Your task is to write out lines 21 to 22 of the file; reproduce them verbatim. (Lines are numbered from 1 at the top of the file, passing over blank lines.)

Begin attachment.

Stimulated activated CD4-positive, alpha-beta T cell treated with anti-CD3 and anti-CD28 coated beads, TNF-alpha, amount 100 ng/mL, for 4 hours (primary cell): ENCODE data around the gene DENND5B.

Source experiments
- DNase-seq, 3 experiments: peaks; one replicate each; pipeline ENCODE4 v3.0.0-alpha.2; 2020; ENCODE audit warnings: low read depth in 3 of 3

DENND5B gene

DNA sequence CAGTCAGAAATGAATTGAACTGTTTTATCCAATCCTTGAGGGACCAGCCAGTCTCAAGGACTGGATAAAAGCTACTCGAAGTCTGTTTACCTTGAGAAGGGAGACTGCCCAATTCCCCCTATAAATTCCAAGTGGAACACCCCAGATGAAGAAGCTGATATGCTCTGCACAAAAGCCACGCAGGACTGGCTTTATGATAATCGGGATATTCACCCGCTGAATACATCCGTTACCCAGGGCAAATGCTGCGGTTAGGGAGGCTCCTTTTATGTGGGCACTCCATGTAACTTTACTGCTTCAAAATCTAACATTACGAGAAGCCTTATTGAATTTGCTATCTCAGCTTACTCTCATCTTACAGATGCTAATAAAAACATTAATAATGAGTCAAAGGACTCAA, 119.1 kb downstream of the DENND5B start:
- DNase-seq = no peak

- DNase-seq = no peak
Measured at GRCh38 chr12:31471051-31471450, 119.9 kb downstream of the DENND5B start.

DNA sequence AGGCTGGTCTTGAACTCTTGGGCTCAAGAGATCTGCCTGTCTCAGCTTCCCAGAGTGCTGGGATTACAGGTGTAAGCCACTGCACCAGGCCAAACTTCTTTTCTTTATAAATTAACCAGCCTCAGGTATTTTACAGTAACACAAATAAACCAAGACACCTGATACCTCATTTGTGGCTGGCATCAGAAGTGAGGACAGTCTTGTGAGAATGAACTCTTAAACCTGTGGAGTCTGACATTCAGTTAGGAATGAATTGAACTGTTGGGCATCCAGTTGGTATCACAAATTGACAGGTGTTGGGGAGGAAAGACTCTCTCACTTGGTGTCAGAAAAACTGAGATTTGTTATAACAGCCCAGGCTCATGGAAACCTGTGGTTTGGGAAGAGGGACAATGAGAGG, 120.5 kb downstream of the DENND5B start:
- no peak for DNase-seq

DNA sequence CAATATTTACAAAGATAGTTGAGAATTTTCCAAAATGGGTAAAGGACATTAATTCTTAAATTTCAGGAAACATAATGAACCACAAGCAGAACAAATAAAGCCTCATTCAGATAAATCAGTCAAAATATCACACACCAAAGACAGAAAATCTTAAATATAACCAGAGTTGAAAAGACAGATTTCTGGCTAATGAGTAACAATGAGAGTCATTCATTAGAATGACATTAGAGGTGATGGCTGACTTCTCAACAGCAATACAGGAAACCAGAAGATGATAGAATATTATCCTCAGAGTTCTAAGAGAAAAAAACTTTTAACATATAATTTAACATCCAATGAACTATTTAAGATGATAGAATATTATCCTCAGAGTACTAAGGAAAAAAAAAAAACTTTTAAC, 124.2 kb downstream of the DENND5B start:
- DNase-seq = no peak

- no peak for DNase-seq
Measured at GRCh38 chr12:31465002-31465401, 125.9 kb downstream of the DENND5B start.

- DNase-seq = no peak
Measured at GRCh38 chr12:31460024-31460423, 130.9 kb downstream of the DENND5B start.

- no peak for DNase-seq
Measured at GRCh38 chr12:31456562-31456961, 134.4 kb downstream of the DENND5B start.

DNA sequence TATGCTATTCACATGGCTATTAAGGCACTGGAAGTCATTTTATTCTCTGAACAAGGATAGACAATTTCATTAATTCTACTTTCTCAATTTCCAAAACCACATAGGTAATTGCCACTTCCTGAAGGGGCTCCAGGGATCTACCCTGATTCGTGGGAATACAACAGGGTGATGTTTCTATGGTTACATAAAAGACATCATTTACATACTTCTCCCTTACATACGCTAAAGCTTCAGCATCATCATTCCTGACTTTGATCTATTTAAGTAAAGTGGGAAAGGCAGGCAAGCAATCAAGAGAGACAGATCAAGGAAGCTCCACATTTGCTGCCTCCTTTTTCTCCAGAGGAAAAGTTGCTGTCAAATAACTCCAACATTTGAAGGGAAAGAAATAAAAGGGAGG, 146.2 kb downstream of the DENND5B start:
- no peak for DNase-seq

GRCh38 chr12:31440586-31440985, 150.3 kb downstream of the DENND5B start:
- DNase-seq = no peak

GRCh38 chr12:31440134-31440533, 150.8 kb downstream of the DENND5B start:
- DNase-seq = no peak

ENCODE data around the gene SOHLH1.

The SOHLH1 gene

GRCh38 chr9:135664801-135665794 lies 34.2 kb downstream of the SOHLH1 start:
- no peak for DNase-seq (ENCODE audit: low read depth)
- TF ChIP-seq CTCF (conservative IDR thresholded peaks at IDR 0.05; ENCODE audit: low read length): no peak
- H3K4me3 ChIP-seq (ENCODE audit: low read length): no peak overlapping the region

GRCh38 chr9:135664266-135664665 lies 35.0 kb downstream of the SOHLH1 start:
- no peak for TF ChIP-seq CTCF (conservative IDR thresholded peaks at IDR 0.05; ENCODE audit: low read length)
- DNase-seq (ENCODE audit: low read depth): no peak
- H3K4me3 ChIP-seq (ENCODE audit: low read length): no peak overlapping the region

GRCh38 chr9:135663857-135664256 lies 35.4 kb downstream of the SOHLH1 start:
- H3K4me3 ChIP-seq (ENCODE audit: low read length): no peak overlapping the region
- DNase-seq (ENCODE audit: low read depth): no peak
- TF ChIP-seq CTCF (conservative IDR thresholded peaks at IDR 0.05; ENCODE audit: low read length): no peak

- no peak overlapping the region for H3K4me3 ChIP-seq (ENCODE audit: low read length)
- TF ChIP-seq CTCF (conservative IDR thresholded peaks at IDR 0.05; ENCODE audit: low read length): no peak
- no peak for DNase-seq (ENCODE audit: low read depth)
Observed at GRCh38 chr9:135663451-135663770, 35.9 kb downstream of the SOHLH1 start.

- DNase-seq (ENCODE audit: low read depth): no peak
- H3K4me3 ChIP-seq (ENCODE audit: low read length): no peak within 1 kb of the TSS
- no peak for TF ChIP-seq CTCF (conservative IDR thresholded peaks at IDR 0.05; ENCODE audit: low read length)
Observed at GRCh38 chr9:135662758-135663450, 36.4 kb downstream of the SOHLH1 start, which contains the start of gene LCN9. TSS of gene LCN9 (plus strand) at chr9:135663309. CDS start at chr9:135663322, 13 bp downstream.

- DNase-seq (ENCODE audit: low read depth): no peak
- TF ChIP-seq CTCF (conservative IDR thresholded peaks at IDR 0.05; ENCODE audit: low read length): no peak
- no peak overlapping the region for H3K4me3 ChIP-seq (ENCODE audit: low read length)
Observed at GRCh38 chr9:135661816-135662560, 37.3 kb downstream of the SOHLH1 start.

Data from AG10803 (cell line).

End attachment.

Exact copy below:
GRCh38 chr12:31440586-31440985, 150.3 kb downstream of the DENND5B start:
- DNase-seq = no peak